Was it money saved on industrial accidents?

Obviously not. The money was wasted because of bad organization. Workplaces have been badly organized, they posed risk for workers, reporting the problems was far from perfect and the whole organization suffered. O’Neill has introduced the pressure for improvement of the production process. Workplace safety was metrics of perfection. As we can see from the results – it was a proper one.

The workplace of software engineer

Software development and IT industries obsessed with optimization. New frameworks which allows us to work faster. New processors, more RAM, more storage. Faster algorithms. CPUs generating more FPS. We continuously believe that we can make anything better, quicker, cheaper and more efficient.

A software engineer, when confronted with the job, tries to optimize it. If the tasks are repeatable, a developer will try to automate it. If something takes too long, the engineer will figure out how to do it quicker, using a different approach.

What then can be more annoying and demotivating for a developer than the situation where something slows him down and he can’t get rid of it!

The amount of these obstacles is surprisingly substantial in most corporate workplaces. Let me give you a few examples:

  • our development workstation has too less memory / too slow processor / too small hard drive
  • the internet connection is slow (for example due to proxy)
  • antivirus software dramatically slows down our computer
  • company policy blocks some pages (for example youtube, where we can find a tutorial to solve the technical issue)
  • granting access rights takes ages (for example, to perform some task we need access to system X, but it must be accepted by three managers, which takes three weeks and blocks our)
  • the company does not buy some tools or does it very slowly (for example we need a new testing tool in a week when we start the project, but we can order only during next fiscal year starting next few months)
  • repairing broken hardware takes very long (personally I waited two weeks until my workstation has been fixed)

I remember one manager in a big company wondering how it’s possible that startups are more efficient while they have smaller budgets so theoretically they should have worse engineers. My experience tells me the reason is the corporate inertia, when all the procedures mentioned above slow down everything sometimes to gargantuan extent.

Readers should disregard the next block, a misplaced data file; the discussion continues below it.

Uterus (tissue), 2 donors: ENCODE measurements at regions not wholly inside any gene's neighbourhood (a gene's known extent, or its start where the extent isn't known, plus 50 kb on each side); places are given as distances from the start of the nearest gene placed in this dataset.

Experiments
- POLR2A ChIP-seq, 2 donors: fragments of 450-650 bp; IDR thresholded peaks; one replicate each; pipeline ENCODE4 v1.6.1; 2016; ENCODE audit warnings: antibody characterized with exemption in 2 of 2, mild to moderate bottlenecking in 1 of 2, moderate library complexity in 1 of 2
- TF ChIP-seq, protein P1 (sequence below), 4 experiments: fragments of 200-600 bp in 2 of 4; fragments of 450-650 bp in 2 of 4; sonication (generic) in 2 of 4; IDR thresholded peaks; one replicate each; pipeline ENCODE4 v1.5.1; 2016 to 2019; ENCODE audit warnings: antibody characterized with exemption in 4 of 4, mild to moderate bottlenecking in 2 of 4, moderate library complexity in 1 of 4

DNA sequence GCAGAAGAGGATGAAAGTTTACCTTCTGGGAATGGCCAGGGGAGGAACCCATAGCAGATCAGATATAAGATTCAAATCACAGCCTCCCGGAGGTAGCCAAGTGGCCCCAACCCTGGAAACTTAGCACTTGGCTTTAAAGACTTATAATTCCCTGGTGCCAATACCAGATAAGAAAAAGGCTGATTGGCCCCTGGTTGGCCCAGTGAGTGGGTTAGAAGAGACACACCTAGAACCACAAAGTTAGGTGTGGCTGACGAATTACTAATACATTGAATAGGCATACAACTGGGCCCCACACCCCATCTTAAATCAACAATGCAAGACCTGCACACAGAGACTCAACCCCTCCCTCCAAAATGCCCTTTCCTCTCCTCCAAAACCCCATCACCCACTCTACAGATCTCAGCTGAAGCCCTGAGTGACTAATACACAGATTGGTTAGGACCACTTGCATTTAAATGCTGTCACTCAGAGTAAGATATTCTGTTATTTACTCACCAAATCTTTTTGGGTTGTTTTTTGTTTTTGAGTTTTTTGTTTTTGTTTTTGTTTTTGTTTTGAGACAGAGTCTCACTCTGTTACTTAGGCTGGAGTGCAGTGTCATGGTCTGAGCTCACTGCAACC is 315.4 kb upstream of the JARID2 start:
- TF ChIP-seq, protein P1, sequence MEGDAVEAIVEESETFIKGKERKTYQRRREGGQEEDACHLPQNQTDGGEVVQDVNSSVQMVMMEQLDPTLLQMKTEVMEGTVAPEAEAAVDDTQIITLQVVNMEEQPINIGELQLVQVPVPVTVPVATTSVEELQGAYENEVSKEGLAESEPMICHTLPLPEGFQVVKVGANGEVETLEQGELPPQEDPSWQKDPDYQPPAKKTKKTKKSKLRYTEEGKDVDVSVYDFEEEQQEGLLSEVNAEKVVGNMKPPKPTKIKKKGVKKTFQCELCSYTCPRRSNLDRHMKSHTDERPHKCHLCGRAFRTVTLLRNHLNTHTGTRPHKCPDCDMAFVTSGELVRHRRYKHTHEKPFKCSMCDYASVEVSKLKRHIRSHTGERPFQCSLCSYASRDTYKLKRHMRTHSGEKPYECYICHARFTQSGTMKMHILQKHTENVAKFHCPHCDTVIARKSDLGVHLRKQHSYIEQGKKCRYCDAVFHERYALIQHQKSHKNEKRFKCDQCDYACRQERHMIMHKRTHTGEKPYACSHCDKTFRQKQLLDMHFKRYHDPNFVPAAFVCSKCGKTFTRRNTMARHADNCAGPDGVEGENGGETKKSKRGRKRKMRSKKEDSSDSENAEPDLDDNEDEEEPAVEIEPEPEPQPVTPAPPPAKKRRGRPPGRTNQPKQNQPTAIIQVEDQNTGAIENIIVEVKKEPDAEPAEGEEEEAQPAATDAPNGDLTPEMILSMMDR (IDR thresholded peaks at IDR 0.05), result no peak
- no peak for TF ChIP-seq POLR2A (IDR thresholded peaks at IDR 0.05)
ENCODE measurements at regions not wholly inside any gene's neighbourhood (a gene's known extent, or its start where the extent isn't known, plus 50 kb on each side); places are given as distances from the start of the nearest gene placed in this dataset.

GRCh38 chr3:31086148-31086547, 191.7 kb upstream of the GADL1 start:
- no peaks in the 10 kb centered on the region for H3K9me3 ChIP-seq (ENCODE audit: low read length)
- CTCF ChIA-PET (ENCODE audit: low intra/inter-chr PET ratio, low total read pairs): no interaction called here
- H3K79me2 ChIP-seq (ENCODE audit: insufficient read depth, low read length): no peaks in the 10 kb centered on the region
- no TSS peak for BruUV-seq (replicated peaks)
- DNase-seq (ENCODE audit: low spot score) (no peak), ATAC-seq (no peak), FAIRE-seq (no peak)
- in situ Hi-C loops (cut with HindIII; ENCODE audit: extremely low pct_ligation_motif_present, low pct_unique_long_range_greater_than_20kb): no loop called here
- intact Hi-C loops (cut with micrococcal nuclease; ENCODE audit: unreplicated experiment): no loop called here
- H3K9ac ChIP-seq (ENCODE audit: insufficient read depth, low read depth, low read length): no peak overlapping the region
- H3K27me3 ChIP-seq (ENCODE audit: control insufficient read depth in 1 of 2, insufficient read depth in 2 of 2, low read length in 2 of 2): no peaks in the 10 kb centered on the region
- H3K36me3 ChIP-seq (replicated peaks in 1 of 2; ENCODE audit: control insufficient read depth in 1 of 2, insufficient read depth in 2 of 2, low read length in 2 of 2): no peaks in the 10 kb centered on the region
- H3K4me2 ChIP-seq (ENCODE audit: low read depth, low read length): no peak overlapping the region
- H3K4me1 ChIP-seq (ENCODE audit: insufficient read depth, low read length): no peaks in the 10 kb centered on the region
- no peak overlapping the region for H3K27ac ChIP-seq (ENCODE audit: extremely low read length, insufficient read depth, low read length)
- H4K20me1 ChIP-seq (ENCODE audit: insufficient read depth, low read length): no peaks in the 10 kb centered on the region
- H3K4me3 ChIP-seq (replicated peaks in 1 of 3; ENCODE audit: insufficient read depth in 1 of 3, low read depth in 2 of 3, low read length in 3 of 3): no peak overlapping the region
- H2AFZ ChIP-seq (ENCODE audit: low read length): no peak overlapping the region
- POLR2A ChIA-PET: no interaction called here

Except for technical aspects, we need to remember also about the ergonomics of the developer’s workplace. Many companies buy the same chairs, keyboards, desks, monitors, and other gear for all employees. It’s understandable and usually, these things are of good quality. However, there always be some amount of people – some unusually short, others obese, tall or sensitive – who will suffer from these default solutions. They will have headaches, sore eyes, the pain of their wrists. You can be sure they will have a problem doing the most important thing in the work of the developer – to focus.

The software engineer, who doesn’t focus, burns company money. Getting the flow is not as easy as going to the office every day. Talkative colleagues, lots of meetings interrupting our focus during the day, uncomfortable chair – all of this can ruin our flow.

Developer eXperience

User experience became big thing. Every company knows now how important UX is and almost all enterprises producing software have UX experts in their teams.

Analogically we should adopt the idea of developer experience, DX. The lower developer experience in the company and project, the more money will be burned, the staff turnover will be greater and the team’s output will be minuscule. On the other hand – awesome developer experience will bring us great experts at a lower price, will give us a productivity boost and we will not need to constantly recruit new team members because old ones decided to quit.

Last but not least, let’s remember – Microsoft always cared about developers 🙂